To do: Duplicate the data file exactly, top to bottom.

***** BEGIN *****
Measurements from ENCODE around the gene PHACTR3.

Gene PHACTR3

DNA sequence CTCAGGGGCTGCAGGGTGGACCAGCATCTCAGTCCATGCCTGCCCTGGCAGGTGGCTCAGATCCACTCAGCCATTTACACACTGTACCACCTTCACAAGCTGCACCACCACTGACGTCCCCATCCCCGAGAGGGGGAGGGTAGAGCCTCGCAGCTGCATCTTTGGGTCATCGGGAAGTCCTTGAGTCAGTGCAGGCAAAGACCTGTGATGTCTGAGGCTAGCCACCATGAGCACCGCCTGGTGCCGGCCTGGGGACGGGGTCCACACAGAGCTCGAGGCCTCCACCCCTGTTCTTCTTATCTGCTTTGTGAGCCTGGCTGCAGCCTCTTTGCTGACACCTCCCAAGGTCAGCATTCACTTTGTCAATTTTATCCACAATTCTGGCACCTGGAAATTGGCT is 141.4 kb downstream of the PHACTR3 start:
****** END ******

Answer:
Measurements from ENCODE around the gene PHACTR3.

Gene PHACTR3

DNA sequence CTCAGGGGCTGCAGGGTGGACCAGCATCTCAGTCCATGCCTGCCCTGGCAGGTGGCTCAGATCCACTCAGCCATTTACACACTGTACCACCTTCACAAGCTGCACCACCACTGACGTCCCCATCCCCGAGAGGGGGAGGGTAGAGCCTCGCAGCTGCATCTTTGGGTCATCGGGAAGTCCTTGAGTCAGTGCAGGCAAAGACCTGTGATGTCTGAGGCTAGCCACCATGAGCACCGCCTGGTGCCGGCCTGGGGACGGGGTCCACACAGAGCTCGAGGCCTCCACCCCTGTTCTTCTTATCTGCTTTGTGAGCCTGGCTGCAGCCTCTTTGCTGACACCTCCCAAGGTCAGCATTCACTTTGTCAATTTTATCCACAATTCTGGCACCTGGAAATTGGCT is 141.4 kb downstream of the PHACTR3 start: